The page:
Not to be out-skunked.

wood 2

Bob and I were enjoying a nice, quiet summer night walk through the neighbor one evening.  Our older street doesn’t have the best lighting so naturally it was dark as we picked our way along some of the crumbing sidewalks.  Suddenly I stopped when I say something moving slowly in the grass as we passed, and thinking it was a wounded animal or bird, we looked at it a little more intently.  As our pupils dilated to let in more light, the image that pounded through the retina and hit the brain was something black with a white stripe down its back.

The brain then gave definite directions.

Unfortunately, we didn’t move quite fast enough, and even more so, we both shouted out in fear



The brain did not fail us.  It gave us the correct information; we were just not prepared to know what to do with that information.

Unlike this guy.  You gotta admire him on some level:

I’m challenged by this attitude.  I’m sorry to admit that I tend to be more on the panic side (as the fragrance on my shoes could attest!) rather than the calm stoic side; that is, learning the (life) discipline of standing firm, being very still, until the threat passes. And I definitely see that here:

“Blessed (happy, fortunate, to be envied) is the man whom You discipline and instruct, O Lord, and teach out of Your law, that You may give him power to keep himself calm in the days of adversity, until the [inevitable] pit of corruption is dug for the wicked.”

I’m long on information.  I need more than information; I need wisdom, and the power to put that wisdom into practice.  It’s so easy for me to panic about so many things—family, health, finances, world situations, _________.  The problem is that when I panic, I tend to do stupid pretty well, which can get quite stinky not only for me, but for those around me.  The atmosphere is not conducive to others wanting to be around me.  (Especially when I track it into my house, if I can extend the metaphor a bit!)

The psalmist here gives me hope, that the discipline God places on me grants me firm footing when (not if) difficult and scary situations arise, since “the valley of the shadow” is not something we are told to circumvent, but to go through…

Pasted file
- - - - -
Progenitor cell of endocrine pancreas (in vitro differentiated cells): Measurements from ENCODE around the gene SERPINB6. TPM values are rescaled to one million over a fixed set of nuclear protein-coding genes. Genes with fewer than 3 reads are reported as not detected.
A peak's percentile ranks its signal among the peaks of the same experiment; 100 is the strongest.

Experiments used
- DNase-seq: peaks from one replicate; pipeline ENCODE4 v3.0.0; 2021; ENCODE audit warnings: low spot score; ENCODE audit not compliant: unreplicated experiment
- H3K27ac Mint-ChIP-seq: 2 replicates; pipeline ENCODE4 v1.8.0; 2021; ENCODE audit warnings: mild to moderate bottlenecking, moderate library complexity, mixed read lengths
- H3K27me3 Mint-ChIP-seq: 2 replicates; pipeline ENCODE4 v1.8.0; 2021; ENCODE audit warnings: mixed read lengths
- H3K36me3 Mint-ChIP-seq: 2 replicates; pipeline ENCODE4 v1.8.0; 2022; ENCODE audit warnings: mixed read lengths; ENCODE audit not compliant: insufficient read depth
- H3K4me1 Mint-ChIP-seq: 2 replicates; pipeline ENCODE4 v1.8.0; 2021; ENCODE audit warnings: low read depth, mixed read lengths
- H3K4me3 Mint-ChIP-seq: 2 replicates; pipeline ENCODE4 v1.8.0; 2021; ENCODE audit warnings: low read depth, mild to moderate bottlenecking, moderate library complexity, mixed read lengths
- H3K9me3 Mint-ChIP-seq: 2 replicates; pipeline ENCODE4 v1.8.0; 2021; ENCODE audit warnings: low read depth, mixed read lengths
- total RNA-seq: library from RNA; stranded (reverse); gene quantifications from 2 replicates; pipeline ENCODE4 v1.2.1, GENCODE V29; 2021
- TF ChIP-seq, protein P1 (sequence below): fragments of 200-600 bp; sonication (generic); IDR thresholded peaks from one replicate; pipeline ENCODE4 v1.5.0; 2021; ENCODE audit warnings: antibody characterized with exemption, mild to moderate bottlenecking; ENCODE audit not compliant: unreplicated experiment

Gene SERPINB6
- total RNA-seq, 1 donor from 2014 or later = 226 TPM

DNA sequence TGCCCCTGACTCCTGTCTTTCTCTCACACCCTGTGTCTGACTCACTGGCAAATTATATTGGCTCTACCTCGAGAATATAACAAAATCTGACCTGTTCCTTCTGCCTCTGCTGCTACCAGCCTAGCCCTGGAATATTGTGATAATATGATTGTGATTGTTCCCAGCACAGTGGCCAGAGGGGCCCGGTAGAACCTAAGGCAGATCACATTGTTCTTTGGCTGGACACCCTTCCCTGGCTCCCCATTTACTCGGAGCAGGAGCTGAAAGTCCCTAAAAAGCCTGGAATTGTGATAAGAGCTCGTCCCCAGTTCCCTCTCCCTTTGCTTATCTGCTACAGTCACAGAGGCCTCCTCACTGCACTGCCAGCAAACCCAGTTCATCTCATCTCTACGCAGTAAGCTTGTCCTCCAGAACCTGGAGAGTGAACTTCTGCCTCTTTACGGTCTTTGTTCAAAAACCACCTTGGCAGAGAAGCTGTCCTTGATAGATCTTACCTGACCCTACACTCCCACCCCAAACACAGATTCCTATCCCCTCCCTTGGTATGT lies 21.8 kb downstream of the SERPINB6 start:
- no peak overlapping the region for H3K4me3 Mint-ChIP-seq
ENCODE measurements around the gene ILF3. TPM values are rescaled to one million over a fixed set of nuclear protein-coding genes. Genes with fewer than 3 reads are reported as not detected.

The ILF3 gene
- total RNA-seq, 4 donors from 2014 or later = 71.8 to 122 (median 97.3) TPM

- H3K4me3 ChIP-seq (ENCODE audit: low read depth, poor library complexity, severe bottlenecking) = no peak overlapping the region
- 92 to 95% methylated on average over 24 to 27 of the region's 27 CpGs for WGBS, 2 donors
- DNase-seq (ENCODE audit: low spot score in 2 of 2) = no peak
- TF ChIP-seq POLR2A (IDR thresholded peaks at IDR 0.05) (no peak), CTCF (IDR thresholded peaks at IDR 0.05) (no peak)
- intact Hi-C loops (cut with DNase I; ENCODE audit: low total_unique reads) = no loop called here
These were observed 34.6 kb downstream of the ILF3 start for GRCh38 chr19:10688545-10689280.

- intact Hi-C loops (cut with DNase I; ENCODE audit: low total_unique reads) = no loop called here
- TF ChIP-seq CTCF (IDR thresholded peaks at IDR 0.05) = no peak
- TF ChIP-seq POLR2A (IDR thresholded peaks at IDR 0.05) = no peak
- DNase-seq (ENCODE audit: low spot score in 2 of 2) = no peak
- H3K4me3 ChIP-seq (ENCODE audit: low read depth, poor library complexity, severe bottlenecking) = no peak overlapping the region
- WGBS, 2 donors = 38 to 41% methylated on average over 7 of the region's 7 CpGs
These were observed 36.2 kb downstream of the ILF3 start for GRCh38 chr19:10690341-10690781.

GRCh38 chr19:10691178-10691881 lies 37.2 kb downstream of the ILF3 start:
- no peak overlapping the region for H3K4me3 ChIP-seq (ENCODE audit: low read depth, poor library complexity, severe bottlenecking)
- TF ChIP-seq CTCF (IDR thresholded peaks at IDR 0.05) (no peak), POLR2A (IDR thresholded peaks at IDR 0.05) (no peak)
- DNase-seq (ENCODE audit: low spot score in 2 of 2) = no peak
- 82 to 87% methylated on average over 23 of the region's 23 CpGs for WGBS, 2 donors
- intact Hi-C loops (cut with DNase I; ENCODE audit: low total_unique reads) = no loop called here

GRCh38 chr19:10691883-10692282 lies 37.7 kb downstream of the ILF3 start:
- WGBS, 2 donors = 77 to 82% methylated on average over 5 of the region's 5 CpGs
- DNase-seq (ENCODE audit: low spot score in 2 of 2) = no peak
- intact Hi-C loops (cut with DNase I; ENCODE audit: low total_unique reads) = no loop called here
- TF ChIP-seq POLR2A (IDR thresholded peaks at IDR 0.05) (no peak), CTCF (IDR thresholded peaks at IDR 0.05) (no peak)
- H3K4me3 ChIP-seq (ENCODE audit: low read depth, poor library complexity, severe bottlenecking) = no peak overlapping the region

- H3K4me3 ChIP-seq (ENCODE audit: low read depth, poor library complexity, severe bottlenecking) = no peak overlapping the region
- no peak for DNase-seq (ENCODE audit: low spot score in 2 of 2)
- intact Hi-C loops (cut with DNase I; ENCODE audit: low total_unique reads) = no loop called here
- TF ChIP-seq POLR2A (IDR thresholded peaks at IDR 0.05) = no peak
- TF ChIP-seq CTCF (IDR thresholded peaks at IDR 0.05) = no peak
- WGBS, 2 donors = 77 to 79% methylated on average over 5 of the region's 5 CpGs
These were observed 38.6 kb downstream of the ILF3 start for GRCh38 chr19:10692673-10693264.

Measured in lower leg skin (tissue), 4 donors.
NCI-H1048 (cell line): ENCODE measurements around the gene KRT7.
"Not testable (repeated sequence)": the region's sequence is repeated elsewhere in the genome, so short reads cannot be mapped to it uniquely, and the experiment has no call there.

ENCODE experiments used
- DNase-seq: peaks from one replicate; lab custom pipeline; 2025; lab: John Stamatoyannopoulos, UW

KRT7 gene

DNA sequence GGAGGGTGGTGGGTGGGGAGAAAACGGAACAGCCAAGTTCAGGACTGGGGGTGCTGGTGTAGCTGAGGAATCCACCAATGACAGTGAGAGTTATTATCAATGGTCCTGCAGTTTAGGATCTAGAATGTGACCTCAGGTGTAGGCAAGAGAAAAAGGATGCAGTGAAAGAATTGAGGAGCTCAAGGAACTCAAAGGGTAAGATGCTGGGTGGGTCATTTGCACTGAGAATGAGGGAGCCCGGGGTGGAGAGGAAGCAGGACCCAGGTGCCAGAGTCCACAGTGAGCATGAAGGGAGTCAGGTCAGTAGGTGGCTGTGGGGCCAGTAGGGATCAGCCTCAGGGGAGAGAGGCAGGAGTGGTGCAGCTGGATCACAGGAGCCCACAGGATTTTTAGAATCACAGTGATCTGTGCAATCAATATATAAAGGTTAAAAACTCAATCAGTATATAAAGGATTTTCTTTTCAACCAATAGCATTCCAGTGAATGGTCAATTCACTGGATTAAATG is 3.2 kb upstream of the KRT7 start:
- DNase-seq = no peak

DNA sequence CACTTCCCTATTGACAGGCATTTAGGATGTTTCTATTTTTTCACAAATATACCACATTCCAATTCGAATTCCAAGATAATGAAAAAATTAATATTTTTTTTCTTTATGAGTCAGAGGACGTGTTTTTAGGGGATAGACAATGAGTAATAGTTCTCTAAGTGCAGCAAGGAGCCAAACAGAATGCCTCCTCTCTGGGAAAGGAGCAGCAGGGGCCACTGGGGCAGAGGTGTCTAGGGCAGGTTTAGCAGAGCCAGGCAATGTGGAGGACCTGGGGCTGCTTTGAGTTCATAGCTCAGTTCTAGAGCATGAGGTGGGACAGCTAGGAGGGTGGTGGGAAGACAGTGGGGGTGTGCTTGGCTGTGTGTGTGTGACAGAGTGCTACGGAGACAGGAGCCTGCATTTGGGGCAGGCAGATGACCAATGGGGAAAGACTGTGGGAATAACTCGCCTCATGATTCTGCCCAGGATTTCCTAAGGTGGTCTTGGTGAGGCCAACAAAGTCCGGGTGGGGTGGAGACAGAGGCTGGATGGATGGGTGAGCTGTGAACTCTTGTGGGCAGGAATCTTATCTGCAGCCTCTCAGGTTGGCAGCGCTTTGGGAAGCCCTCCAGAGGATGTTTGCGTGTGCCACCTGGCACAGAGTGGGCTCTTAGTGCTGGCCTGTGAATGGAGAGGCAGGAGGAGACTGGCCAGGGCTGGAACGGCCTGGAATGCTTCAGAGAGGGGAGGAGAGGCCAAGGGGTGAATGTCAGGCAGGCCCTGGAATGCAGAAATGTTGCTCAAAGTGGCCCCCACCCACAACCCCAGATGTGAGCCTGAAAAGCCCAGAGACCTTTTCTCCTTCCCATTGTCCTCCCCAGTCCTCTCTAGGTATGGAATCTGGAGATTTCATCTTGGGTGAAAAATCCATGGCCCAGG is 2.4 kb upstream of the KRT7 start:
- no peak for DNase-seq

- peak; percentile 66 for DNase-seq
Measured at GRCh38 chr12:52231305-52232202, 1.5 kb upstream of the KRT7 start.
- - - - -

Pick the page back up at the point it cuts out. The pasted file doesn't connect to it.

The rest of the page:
…albeit not alone.

Psalm 94:12,13  Amplified Bible, Classic Edition (AMPC)  Copyright © 1954, 1958, 1962, 1964, 1965, 1987 by The Lockman Foundation

Skunk, by any other name, would smell…badly.

IMG_20150103_172451138Epistemology.  Hermeneutics. Higher and lower textual criticism.  Big words that describe the study (in one sense or another) of God, trying to answer questions like: Does God exist?  What is He like?

I would like to posit my additional contribution to the discussion: Humor.  Who but a creatively funny Deity could conceptualize the duckbill platypus?  I see Adam now, while he was naming all the animals:

“What was He thinking??”  (Adam’s reaction, however, is unfortunately not recorded.)

Here’s another example: the skunk.  Who else would have the sense of humor to create an animal whose main self-defense was to assault the olfactory nerve of its antagonist?? 

(I wonder if this was also the occasion of the first expletive, post-Garden, of course…)

Several years ago, my husband and I were out for a summer’s evening stroll in the Continue reading “Skunk, by any other name, would smell…badly.”

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